The NHL was formed at a time when going to a game meant taking a horse-drawn carriage down Main Street to the rink, hopefully not catching typhus, and paying for the ticket with a haypenny found looting scrap on the Old Man Seamus Junkyard
The league has been around for a while, I’m trying to say. Long enough to anticipate the end of World War I, the invention of penicillin and the transistor radio.
And yet, in all its years of operation, only four teams have managed to come down from a 3-0 deficit in a playoff series and emerge victorious. Two of those four comebacks came before the NHL allowed players to make two-line passes.
The odds aren’t good. And the Edmonton Oilers are staring them in the face as they head into the all-important Game 4 against the Colorado Avalanche tonight.
Look, it would be easy to just schedule the Oilers for a loss tonight and get a kick start for their season review. Everyone does it, and for good reason. The Athletic’s Dom Luszczyszyn’s model, for example, gives the Oilers a two percent chance of progressing through the third round as of Monday morning. I personally think that might be a little generous.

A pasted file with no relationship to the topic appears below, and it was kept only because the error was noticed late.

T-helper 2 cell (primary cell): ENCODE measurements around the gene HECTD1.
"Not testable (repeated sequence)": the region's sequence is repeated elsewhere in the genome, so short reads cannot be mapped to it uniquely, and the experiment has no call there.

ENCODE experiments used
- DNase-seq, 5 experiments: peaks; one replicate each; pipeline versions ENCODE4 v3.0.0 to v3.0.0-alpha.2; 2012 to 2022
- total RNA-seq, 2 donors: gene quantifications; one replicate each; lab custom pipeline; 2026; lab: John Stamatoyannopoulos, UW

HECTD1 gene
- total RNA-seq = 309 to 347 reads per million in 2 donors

However, let’s keep Oilers fans happy in their hour of need. The chances may be high, but they are not endless. This has happened before. In the era of color television, even twice! So let’s take a look at both of those miraculous comebacks and see if the Oilers can emulate some of that magic.
2010 Philadelphia Flyer
The 2010 Flyers became the first team in 35 years to pull off hockey’s most difficult feat, recovering from the three-for-no deficit imposed on them by the Boston Bruins in their second-round streak salvaging their season and eventually winning an (ultimately unsuccessful) trip to the Stanley Cup Finals.
There are surprisingly some facets of this comeback crew that should make Oilers fans happy.